The same goes true for the uneasy -- if not downright violent -- relations between humans and robots in the film. It makes sense that humans in David's world would feel tense at the number and intelligence of robots. But rather than understanding it on a rational level, Spielberg gets us to really feel it, through David's fear at a "Flesh Fair", a sadistic carnival where robots are degraded and dismantled for the delight of humans.

It's a grisly scene, and uncomfortable to watch, but its individuality is key. Choosing one robot to express the plight of them all is more effective than a movie -- I, Robot, for example -- refocused to be about struggles that humans as a race and robots as a whole face in the wake of their increasing dependence. (It's in this way that the ending of the film is not only earned, but essential -- but since this issue is only approached in the margin throughout David's story, there have been complaints of its superfluity. Those who are aggravated by its existence should remember that the main question -- "What happens after society builds too many, too smart robots?" -- is one that definitely deserves an answer.)

David's journey is fraught. It is frightening at times, and upsetting at others. Sure, it's even a little silly and, occasionally, heavy-handed and overwrought. But it's by hitting these emotions -- even if sometimes they're hit too hard -- that the movie is really able to get its ideas across.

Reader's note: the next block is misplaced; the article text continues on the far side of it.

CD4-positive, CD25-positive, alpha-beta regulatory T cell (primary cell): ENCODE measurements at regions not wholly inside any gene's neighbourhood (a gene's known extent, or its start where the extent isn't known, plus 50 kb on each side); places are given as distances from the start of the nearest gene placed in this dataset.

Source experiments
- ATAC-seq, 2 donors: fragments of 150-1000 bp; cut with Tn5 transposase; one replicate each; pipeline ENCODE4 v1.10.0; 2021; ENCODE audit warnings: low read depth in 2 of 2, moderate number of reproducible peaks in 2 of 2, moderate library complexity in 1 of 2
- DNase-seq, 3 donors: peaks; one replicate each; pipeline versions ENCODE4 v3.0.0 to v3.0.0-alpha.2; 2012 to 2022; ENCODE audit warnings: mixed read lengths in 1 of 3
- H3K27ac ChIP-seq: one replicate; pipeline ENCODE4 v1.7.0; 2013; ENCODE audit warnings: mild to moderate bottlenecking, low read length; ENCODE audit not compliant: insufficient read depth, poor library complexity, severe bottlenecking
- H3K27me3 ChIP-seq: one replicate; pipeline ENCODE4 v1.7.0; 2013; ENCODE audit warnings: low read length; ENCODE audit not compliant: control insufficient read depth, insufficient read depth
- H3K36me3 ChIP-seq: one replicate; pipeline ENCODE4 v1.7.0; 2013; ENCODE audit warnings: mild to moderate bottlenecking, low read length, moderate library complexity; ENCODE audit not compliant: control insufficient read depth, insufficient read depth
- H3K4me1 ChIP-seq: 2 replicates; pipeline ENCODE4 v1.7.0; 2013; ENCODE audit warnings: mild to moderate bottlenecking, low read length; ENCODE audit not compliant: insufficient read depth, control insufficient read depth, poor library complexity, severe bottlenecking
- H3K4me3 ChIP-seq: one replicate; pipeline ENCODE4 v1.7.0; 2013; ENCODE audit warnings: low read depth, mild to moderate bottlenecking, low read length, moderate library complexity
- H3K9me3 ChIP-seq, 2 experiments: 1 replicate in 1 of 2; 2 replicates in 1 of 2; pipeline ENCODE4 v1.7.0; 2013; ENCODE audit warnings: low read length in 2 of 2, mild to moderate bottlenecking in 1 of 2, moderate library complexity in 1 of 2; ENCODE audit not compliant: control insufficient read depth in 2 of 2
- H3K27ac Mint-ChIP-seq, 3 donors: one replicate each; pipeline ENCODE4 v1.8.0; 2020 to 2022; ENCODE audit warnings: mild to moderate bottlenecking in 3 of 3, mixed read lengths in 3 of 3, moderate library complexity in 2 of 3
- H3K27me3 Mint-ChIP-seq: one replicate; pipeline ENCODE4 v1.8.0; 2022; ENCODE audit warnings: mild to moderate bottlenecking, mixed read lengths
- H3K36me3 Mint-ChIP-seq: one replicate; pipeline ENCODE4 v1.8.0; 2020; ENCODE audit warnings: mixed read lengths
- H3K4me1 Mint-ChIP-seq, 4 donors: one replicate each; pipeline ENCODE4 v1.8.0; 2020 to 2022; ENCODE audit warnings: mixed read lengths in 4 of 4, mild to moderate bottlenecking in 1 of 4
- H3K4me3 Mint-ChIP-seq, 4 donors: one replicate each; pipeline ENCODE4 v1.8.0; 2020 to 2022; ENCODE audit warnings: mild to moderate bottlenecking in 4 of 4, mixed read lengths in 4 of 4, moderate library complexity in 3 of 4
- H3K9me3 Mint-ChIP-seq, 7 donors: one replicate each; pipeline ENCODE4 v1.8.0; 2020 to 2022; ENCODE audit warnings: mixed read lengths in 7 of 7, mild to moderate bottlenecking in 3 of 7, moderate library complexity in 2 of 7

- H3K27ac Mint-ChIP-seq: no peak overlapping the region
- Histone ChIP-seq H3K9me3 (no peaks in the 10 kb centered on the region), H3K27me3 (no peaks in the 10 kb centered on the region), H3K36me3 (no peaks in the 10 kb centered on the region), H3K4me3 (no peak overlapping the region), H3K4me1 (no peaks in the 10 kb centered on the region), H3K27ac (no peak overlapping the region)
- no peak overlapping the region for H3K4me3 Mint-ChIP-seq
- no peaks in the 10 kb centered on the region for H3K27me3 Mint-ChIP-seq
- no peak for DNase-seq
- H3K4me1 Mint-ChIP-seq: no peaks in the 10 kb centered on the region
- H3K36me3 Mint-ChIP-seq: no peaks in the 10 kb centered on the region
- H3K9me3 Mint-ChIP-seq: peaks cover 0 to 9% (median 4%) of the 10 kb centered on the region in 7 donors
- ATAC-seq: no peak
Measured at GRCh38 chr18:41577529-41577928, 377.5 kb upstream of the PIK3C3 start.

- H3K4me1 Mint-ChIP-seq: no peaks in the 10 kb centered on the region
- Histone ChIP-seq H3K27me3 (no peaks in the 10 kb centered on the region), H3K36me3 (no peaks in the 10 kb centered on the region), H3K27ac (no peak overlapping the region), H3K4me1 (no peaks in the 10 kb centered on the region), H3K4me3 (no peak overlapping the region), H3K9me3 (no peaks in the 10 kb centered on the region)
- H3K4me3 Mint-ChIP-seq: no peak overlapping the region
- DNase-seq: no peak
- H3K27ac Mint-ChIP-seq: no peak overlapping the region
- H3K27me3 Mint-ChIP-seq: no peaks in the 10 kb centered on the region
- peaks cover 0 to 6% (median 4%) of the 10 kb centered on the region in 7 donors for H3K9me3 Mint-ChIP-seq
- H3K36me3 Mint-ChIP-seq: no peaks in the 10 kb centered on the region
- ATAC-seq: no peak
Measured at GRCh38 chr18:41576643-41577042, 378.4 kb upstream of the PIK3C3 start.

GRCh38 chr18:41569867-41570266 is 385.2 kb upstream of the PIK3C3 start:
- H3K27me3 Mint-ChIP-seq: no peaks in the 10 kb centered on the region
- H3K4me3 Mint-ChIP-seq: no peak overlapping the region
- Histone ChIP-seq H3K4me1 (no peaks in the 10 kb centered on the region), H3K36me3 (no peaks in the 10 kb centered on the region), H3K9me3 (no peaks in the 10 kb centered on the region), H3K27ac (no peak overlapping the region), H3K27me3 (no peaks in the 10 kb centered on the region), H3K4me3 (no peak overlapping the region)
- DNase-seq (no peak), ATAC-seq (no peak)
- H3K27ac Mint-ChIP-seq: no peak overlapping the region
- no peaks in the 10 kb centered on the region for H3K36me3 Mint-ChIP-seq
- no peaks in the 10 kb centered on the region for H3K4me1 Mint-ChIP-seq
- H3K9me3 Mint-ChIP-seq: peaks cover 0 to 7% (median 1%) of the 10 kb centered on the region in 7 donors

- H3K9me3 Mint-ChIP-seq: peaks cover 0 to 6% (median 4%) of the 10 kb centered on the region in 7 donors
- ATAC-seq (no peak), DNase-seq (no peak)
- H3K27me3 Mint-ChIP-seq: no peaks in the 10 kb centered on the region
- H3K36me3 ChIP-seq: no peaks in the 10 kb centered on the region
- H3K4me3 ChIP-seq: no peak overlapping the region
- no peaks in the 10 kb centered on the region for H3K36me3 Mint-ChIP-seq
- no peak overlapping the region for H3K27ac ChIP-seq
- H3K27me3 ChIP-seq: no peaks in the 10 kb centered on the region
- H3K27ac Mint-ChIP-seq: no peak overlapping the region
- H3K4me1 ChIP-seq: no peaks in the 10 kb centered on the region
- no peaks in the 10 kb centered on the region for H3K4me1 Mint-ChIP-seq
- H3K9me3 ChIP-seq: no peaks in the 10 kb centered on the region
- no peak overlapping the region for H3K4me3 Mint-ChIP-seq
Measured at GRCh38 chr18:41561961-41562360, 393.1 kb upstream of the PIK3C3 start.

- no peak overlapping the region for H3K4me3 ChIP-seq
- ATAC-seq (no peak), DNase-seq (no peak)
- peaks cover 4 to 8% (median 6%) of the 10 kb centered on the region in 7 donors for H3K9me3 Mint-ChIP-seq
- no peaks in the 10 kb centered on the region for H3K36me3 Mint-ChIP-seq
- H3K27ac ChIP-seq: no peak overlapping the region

The extra features on the new Blu-Ray release of the film -- many of which are carried over from the two-disc special-edition DVD -- try to keep focused on the positive, with only a touch of the content spent on refuting the critics. There are different features dedicated to the movie's design, costumes, lighting, effects, robots, music, and acting, with other features that allow Spielberg to offer his own take on things (as usual, he doesn't do a commentary). And really -- even without listening to the Blu-Ray's argument -- they're all superb, and it's a shame if you let a bit of sticky-sweet sentimentality ruin all of that for you.

8

From genre-busting electronic music to new highs in the ever-evolving R&B scene, from hip-hop and Americana to rock and pop, 2017's music scenes bestowed an embarrassment of riches upon us.


60. White Hills - Stop Mute Defeat (Thrill Jockey)

White Hills epic '80s callback Stop Mute Defeat is a determined march against encroaching imperial darkness; their eyes boring into the shadows for danger but they're aware that blinding lights can kill and distort truth. From "Overlord's" dark stomp casting nets for totalitarian warnings to "Attack Mode", which roars in with the tribal certainty that we can survive the madness if we keep our wits, the record is a true and timely win for Dave W. and Ego Sensation. Martin Bisi and the poster band's mysterious but relevant cool make a great team and deliver one of their least psych yet most mind destroying records to date. Much like the first time you heard Joy Division or early Pigface, for example, you'll experience being startled at first before becoming addicted to the band's unique microcosm of dystopia that is simultaneously corrupting and seducing your ears. - Morgan Y. Evans